A New Clinic Model for Refugee Health Care: Adaptation of Cultural Safety

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Introduction: Non-English speaking refugees new to the USA face challenges to and barriers in accessing healthcare services resulting in missed medical provider appointments and increased reliance on hospital emergency departments. To confront the issues, a new clinic model for prenatal and pediatric refugee patients was started. Success of the model is largely due to the role of C.A.R.E. (Culturally Appropriate Resources and Education) Clinic Health Advisor that was developed in conjunction with the organization and evolution of the clinic. The purpose of this publication was to differentiate the role of C.A.R.E. Clinic Health Advisor from certified medical interpreter and to evaluate the lived experiences of each role. Theoretical framework was the adaptation of two overlapping ecological models, combined with principles of cultural safety.

Methods: Qualitative data collected to evaluate lived experiences, efficiency and effectiveness of the role of C.A.R.E. Clinic Health Advisor were collected from observations, focus groups, and individual interviews with health advisors and members of the healthcare team. Quantitative data were collected from retrospective chart reviews for the purpose of validating patient outcomes.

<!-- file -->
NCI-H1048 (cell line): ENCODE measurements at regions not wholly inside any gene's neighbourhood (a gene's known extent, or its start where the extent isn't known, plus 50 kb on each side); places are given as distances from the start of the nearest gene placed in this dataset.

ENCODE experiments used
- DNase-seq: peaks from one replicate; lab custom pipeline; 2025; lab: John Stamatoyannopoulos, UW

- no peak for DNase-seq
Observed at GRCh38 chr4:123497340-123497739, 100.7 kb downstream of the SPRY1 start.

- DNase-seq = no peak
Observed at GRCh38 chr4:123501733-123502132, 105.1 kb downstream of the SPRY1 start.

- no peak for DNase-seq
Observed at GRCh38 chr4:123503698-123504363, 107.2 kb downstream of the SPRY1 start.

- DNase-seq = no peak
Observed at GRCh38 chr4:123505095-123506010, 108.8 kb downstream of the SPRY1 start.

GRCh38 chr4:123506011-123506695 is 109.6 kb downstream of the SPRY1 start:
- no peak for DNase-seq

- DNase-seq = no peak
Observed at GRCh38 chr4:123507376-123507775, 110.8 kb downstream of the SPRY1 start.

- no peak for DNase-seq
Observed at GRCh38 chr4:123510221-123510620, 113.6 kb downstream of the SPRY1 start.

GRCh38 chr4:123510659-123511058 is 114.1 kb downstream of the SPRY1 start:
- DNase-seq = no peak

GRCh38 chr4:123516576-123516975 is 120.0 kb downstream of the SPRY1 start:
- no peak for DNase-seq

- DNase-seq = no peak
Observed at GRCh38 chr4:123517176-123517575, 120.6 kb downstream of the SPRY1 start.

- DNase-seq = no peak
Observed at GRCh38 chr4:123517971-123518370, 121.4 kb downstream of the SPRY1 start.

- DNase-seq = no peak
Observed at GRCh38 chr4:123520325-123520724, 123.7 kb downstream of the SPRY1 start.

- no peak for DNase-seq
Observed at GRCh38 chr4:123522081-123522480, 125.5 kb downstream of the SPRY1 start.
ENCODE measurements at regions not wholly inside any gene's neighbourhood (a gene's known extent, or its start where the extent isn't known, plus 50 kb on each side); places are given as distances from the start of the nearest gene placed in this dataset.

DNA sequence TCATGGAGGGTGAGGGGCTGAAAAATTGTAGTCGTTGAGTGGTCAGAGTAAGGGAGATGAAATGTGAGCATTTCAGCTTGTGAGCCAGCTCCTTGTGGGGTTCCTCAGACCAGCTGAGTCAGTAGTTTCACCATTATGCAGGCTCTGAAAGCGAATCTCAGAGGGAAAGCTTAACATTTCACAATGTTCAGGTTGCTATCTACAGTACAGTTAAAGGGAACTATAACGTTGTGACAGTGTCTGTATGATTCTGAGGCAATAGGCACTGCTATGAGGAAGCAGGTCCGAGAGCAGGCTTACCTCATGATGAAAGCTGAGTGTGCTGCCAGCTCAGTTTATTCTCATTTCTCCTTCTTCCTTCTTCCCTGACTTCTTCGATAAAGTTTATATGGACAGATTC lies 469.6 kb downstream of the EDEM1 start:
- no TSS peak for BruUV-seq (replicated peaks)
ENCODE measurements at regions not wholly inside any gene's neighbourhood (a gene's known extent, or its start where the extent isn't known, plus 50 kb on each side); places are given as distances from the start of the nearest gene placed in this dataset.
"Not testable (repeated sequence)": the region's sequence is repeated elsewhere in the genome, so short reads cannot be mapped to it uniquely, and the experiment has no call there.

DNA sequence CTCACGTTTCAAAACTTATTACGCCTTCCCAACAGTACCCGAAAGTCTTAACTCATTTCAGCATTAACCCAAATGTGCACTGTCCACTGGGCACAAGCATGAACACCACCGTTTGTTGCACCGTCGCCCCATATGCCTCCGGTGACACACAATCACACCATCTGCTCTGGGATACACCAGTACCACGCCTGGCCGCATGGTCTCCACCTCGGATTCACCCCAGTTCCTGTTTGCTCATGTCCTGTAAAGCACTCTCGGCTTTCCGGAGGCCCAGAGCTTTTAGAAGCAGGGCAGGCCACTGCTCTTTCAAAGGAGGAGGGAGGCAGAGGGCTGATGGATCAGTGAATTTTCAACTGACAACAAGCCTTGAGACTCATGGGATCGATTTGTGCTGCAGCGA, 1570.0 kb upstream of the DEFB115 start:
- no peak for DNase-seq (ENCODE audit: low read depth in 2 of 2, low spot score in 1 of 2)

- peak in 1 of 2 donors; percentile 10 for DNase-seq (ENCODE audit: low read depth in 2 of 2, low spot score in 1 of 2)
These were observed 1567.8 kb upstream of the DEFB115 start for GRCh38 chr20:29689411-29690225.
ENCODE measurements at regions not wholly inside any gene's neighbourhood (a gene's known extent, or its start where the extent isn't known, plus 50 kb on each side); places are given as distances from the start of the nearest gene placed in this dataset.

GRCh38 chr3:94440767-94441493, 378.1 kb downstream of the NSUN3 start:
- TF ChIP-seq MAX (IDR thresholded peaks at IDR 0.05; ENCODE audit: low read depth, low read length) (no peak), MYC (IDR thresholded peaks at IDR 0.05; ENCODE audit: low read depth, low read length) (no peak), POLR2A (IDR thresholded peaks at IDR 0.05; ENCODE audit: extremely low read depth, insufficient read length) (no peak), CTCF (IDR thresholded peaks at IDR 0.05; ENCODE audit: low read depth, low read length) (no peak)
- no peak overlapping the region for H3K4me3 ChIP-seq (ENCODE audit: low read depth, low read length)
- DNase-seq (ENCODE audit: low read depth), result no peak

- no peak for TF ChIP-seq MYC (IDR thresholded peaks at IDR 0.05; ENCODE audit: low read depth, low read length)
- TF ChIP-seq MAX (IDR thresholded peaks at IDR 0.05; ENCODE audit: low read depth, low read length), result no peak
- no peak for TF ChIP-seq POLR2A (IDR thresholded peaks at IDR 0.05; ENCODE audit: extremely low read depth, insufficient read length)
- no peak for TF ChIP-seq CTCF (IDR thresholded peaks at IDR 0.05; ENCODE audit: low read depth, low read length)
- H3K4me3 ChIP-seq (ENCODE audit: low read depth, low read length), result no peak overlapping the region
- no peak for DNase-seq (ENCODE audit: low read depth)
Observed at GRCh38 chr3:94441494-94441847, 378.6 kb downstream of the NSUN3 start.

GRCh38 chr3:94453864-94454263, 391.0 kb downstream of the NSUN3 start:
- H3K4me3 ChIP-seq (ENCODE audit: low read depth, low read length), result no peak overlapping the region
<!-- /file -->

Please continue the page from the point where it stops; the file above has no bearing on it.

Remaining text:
Results: Themes emerging from qualitative data included communication, navigating the system and community. Chart reviews validated success of the clinic as evidenced by missed clinical appointments dropping from 25% to 2.5%, and childhood immunizations being sustained at 100% compliance through a baby's first year of life.

Conclusions: This new clinic model and health advisor role are recommended for use with other vulnerable populations such as migrant farmers, the socioeconomically disenfranchised, rural populations and the elderly. The increase in bi-directional cultural understanding, human caring, social justice and trust become their own rewards.